NELSON v. DEPARTMENT OF CORRECTIONS et al.
Respondent Director of Corrections filed with the State Personnel Board a complaint charging appellant, who held a civil service position as Prison Canteen Manager of Folsom State Prison, with the following:
1. Failure to cancel Folsom Prison canteen coupons;
2. Knowingly allowing his wife to accept a gift from an inmate of Folsom Prison;
3. Knowingly receiving money from the mother of an inmate of Folsom Prison;
4. Failure to protect, cancel, and account for canteen coupons;
5. Possession of contraband merchandise; and
6. Receiving a purse from an inmate of Folsom Prison for additional canteen privileges.
After proceedings regularly held before the respondent Personnel Board, said Board found said charges to be true and made its order dismissing appellant from his position as said Prison Canteen Manager as as of the date of his suspension on January 30, 1948, and ordering that his name be removed from the State civil service employment lists.
Following the denial of his petition for a rehearing appellant filed a petition for a writ of mandate in the Superior Court of Sacramento County for a review of the findings and order of the State Personnel Board. The trial court found that of the charges made, only charges number 2 and number 6 were supported by substantial evidence, and the court found further that:
‘* * * in view of the fact that the proceeding before the State Personnel Board was of a disciplinary nature and as this Court has found that only a part of the charges to be true by the State Personnel Board are fully supported by substantial evidence presented before said Board, this Court finds that it should remand the matter to the State Personnel Board with directions to said Board to set aside its decision of August 6, 1948, suspending Petitioner from his position as Prison Canteen Manager and to consider what order should be made in the premises in view of the charges sustained by this Court but without said State Personnel Board again trying Petitioner either on the original charges made or upon those herein sustained by this Court.’
Judgment was entered accordingly and the State Personnel Board thereafter set aside its decision of August 6, 1948, and upon reconsideration dismissed the appellant from his said position.
Appellant states in his brief that he has appealed from that portion of the judgment of the trial court which denies the right to an entirely new hearing by respondent Personnel Board on the charges preferred against him; from that portion of the judgment which restricts respondent Board to consider a new order based only on the charges sustained by the trial court; and from that portion of the judgment which denies petitioner his requested relief.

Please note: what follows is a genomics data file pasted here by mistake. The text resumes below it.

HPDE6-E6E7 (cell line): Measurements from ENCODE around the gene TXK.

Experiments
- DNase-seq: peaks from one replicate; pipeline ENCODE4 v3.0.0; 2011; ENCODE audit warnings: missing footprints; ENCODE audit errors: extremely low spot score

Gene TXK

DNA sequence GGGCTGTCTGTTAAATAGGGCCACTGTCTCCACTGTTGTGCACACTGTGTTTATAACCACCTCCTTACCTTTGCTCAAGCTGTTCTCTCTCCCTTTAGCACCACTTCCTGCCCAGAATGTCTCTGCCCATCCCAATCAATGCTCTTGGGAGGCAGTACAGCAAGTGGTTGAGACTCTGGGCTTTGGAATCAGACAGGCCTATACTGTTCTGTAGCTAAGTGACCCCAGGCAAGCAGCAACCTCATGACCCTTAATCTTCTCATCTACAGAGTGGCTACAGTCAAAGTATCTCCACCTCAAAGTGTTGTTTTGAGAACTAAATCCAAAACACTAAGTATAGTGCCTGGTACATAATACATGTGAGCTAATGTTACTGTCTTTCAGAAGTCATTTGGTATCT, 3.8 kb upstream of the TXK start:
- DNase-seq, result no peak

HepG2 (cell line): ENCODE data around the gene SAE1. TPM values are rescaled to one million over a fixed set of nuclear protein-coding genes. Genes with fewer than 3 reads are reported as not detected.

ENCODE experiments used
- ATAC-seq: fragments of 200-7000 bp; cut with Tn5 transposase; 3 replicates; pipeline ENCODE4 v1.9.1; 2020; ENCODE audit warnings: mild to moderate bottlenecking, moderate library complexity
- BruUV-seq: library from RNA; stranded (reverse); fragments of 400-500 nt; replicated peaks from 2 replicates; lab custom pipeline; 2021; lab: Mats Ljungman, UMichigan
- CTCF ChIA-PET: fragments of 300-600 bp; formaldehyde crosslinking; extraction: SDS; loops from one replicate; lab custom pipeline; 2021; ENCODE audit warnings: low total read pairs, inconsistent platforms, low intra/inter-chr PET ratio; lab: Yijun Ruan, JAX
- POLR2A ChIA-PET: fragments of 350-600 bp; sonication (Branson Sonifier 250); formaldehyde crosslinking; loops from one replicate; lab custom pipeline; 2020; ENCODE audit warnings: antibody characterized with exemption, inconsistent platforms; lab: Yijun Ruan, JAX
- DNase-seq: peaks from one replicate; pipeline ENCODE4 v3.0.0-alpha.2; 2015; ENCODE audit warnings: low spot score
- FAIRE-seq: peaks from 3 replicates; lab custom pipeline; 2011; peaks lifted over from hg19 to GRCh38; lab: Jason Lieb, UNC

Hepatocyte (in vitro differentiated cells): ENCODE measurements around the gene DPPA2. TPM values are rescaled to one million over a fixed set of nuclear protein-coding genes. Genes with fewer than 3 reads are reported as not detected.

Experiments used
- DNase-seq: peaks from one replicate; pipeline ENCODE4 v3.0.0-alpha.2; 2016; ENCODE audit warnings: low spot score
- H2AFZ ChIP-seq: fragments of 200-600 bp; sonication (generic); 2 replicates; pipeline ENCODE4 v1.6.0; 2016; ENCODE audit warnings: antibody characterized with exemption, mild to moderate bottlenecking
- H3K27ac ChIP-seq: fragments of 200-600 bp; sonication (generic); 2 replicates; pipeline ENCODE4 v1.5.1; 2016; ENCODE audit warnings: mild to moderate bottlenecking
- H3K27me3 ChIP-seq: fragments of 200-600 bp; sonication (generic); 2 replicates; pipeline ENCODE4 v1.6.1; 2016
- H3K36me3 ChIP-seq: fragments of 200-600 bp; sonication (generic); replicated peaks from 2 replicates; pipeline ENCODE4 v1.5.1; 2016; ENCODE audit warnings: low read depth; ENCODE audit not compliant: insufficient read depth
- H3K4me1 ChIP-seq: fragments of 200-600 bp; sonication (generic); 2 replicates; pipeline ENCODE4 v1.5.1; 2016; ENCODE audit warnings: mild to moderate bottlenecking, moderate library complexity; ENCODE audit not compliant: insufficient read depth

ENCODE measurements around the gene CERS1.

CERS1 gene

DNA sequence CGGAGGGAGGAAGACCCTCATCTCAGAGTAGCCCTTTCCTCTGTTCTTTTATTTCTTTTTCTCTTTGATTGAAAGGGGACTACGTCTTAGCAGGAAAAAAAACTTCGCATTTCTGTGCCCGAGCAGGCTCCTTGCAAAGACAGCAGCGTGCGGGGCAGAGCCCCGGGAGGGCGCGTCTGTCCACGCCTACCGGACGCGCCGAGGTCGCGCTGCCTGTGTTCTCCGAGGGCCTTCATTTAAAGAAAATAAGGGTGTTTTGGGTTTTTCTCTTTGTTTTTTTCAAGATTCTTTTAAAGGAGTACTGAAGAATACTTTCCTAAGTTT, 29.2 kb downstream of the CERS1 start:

Appellant first contends that respondent Personnel Board should be required to hold an entirely new hearing because ‘the admission of inflammatory and patently inadmissible evidence contaminated the entire administrative proceedings.’ Appellant cites as the first instance of prejudicial evidence the testimony of the mother of an inmate, who was allowed to testify, over the objection of appellant, as to a conversation with her son in which he told her of the receipt of $85 by appellant as alleged in charge 3. However, as pointed out by respondent, the trial court in the instant mandate proceeding found that Count 3 was not sustained by the evidence, so it cannot be held that appellant was prejudiced by the admission of this testimony.
Appellant next contends that the respondent Board committed prejudicial error in admitting certain evidence relating to charge 2 (knowingly allowing his wife to accept a gift from an inmate). An inmate was permitted to testify that he gave a purse to another inmate by the name of Whitaker, and appellant argues that his motion to strike said testimony should have been granted as this evidence was in no way connected with appellant. However, Warden Heinze testified that appellant admitted to him that his wife received a purse from inmate Whitaker, and it was certainly proper to admit evidence to show that Whitaker had such a purse.
Appellant next complains of the admission of the testimony of inmate Roland concerning a conversation he had with inmate Whitaker in which he agreed to pay Whitaker some money for a commissary loan. Roland testified that Whitaker demanded the money and Roland wrote his mother for it. This evidence should not have been admitted, but in view of the fact that the trial court expressly found that this evidence was hearsay and did not support the charge made, and that there was no substantial evidence to support charge No. 3, we do not believe it can be held that appellant was prejudiced by this testimony or that the findings of the court that the second and sixth charges were sustained by substantial evidence were affected thereby.
Appellant's final objection to the reception of testimony is that over his objection a prison employee was permitted to testify that he had received a memorandum from a Folsom Prison executive with respect to inmate Whitaker and that this was never connected to appellant. However, the record shows that the objection to the admission of the document was sustained. Even if it had been admitted in evidence it is difficult to understand how appellant could have been prejudiced by it, because it was intended to show that Whitaker worked at the canteen during the period he was on ‘idle assignment’ and this was abundantly shown by other testimony.